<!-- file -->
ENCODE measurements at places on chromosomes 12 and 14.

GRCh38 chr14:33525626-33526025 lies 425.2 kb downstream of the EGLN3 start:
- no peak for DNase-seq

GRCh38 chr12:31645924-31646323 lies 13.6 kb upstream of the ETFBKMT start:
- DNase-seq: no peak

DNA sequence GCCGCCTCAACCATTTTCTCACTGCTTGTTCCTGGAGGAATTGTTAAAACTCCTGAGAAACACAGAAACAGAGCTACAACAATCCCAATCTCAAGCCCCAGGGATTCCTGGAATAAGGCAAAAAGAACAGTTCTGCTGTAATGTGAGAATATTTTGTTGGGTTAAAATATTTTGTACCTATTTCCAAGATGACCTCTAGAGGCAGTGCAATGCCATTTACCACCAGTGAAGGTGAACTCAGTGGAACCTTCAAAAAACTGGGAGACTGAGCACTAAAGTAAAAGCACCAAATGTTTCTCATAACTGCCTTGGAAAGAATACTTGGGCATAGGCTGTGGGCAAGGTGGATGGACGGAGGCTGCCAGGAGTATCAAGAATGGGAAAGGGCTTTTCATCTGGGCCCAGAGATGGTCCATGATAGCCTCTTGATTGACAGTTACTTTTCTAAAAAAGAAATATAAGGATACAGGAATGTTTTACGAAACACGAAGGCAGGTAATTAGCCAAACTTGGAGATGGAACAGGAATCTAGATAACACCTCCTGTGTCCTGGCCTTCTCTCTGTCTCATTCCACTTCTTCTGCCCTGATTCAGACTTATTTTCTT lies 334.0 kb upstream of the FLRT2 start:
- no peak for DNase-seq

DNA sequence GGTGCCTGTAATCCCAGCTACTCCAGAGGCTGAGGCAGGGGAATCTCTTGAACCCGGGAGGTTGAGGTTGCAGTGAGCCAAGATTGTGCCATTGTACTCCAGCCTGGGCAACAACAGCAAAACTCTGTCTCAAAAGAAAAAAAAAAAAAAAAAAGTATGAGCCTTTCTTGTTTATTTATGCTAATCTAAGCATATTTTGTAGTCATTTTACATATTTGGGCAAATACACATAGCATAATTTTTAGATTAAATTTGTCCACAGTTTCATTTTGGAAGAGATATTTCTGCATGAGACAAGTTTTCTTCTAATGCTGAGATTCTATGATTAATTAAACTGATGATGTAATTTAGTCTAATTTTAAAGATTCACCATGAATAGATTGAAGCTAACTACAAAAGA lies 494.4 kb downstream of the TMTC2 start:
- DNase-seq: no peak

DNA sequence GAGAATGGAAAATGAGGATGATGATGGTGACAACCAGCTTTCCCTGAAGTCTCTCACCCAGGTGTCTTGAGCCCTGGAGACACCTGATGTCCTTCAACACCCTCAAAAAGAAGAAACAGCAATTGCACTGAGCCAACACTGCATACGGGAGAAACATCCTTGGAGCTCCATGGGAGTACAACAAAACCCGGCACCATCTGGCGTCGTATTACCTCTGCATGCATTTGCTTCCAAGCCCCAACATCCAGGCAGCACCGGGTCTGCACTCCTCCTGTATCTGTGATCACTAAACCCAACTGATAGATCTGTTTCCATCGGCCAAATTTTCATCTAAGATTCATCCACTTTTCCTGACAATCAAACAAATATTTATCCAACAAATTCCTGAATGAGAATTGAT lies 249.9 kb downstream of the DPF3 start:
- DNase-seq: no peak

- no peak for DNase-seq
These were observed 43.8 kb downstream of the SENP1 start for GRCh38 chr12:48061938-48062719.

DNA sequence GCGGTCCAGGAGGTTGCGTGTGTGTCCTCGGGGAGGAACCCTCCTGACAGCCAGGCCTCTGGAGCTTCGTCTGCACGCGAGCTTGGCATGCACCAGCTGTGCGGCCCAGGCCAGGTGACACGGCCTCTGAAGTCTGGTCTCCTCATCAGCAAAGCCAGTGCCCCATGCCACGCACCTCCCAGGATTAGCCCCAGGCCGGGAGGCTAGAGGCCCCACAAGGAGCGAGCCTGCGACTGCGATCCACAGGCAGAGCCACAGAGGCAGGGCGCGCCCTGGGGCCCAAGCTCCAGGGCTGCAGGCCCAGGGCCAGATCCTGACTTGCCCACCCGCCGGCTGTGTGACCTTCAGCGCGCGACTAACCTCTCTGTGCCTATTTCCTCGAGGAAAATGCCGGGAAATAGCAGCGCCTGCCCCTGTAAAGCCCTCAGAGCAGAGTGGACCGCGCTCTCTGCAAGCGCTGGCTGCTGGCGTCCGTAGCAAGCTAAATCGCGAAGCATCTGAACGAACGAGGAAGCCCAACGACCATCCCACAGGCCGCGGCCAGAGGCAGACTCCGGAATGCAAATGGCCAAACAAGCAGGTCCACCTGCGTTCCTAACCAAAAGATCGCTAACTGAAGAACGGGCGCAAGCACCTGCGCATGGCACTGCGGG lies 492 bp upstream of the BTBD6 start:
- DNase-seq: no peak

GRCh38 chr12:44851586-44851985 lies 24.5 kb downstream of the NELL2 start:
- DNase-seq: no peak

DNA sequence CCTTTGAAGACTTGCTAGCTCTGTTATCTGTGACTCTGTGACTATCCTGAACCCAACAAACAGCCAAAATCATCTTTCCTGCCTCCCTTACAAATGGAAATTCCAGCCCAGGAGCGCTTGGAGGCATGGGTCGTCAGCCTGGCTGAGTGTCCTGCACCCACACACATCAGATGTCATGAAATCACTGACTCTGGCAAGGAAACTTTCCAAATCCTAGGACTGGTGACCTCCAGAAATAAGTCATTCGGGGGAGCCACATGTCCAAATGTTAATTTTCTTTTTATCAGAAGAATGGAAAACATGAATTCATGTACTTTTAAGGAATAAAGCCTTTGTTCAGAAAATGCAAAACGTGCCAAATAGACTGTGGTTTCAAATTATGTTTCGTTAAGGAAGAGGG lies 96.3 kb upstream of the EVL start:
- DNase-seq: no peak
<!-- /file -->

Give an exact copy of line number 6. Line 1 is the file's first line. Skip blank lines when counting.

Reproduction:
DNA sequence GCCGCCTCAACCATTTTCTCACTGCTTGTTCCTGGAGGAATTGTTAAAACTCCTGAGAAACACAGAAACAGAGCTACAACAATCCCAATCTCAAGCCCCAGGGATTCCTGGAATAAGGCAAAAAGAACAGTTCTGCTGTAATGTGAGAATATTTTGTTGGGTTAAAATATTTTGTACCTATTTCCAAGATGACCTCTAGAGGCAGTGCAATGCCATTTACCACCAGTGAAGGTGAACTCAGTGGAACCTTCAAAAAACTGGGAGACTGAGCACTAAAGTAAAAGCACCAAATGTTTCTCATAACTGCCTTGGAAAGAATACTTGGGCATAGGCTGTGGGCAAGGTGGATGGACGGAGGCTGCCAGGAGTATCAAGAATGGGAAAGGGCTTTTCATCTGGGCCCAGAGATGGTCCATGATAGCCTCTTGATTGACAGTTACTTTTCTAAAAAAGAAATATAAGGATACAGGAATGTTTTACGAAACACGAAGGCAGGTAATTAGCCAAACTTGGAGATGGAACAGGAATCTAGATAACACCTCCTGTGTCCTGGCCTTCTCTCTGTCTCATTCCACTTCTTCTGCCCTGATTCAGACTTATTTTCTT lies 334.0 kb upstream of the FLRT2 start: